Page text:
Mary White Ovington was born April 11, 1865 in Brooklyn, New York a few days before the assassination of President Abraham Lincoln. Her parents, members of the Unitarian Church, were supporters of women's rights and had been involved in the anti-slavery movement.
Mary (or May, as her family called her in childhood) was born into an affluent family, the third of four children.
|Radcliffe College / Harvard Annex|
|W.E. B. DuBois|
|Founding members of the Niagara Movement|
|Asa Philip Randolph|
William English Walling
|Aftermath of Springfield Riot|
Many people responded to the call that eventually led to the formation of the National Negro Committee that held its first meeting in New York on May 31 and June 1, 1909. By May, 1910 the National Negro Committee and attendants, at its second conference, organized a permanent body known as the National Association for the Advancement of Colored People (NAACP). Ovington was appointed as its executive secretary.
|Fanny Garrison Villard|
|Ida B. Wells-Barnett|
Although she was a radical socialist, and a member of the Socialist party, Ovington subordinated her leftist political opinions to the needs of the NAACP and the goal of racial integration. Moreover she criticized the socialist movement for being male-dominated and called for women to unite to destroy “masculine despotism.” At the NAACP she attempted to bring black women into positions of power and influence and worked closely with friends in the National Association of Colored Women (NACW). During the later stages of the campaign for women’s suffrage, as chair of the board of the NAACP, Ovington encouraged the Woman’s Party and other voting-rights organizations to include black women and pressured them not to give in to any compromise that would disenfranchise half of the black voters.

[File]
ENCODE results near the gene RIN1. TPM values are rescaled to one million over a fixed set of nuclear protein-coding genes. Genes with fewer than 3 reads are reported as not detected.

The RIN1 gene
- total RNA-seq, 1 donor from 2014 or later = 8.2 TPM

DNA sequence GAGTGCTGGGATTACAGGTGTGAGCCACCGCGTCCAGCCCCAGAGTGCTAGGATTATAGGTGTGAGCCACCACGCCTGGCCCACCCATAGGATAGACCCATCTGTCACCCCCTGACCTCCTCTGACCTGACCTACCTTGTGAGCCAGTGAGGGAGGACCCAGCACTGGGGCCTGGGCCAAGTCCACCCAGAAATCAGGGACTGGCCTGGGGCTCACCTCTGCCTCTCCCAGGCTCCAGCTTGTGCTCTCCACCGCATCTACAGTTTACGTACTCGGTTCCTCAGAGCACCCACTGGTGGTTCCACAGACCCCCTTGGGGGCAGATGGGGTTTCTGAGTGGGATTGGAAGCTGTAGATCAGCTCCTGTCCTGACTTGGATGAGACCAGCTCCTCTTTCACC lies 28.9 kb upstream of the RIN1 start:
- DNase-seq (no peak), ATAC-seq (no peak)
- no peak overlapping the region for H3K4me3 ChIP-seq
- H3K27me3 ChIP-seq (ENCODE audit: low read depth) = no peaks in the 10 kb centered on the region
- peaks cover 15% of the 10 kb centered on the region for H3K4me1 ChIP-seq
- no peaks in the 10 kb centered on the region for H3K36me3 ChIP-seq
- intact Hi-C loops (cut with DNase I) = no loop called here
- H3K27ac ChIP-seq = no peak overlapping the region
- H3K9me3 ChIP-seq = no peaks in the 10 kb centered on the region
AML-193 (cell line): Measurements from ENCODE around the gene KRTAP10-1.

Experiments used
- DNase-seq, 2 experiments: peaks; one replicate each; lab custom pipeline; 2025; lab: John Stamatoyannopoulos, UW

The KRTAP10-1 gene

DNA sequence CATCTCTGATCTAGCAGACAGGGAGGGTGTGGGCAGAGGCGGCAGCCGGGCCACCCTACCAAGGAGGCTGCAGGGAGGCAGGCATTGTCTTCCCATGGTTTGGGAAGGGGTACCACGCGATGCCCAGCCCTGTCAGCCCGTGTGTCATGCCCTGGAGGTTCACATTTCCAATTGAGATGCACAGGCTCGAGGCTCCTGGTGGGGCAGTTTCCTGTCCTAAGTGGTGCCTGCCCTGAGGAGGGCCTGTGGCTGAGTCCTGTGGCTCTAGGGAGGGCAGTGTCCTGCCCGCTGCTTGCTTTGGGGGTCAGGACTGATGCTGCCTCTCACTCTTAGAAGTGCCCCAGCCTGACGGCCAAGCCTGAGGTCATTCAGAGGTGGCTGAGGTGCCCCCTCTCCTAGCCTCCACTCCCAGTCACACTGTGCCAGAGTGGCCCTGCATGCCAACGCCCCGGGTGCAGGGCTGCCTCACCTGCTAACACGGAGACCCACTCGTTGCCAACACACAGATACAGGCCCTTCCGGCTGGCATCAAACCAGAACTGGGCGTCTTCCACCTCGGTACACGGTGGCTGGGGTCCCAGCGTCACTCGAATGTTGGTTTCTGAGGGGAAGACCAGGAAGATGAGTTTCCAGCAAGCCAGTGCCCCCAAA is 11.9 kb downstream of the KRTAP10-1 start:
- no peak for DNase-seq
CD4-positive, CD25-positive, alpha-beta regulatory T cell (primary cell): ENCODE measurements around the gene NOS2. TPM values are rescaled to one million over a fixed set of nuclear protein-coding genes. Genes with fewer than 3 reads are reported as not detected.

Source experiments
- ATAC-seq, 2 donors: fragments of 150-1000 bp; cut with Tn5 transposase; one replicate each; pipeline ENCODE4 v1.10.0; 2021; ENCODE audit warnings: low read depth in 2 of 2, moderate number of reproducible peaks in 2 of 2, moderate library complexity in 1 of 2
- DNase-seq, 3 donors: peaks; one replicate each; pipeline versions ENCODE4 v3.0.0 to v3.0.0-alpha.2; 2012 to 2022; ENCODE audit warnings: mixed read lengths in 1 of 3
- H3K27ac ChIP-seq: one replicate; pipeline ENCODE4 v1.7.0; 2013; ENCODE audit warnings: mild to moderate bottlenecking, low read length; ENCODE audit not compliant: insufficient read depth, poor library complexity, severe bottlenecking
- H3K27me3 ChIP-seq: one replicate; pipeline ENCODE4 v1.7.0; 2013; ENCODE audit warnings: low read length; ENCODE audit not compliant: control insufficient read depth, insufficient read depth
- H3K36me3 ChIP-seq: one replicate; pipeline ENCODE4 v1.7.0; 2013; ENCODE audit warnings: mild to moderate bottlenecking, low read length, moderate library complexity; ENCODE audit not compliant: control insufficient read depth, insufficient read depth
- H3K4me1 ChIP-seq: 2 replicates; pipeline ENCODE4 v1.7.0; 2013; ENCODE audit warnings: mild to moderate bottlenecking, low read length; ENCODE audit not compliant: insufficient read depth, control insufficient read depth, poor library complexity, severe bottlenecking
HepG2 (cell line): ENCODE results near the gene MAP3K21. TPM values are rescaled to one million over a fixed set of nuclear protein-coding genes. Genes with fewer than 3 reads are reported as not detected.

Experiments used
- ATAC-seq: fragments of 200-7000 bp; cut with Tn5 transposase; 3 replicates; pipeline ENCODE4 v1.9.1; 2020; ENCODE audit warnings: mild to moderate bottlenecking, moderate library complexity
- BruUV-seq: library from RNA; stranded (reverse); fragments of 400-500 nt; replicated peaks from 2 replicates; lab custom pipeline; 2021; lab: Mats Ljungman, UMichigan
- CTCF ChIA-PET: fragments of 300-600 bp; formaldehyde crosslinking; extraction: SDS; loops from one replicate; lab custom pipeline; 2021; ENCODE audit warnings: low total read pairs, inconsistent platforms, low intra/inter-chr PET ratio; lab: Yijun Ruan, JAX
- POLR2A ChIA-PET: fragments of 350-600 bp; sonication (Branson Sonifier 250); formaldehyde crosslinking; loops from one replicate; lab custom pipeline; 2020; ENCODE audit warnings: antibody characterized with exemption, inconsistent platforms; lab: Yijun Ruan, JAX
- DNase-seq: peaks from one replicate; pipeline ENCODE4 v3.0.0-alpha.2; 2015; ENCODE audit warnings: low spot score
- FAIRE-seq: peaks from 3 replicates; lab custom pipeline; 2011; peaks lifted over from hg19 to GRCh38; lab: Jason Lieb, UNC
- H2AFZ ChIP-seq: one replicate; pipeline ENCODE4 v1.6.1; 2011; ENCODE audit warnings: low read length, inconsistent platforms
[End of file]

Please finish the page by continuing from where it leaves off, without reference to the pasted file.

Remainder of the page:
After the war, Ovington served the NAACP as board member, executive secretary and chairman. The NAACP fought a long legal battle against segregation and racial discrimination in housing, education, employment, voting and transportation. They appealed to the Supreme Court to rule that several laws passed by southern states were unconstitutional, and won three important judgments between 1915-1923 concerning voting rights and housing. Members of the organization were physically attacked by white racists.
Ovington retired as a board member of the NAACP in 1947, ending 38 years of service with the organization. She moved to Massachusetts to live with a sister.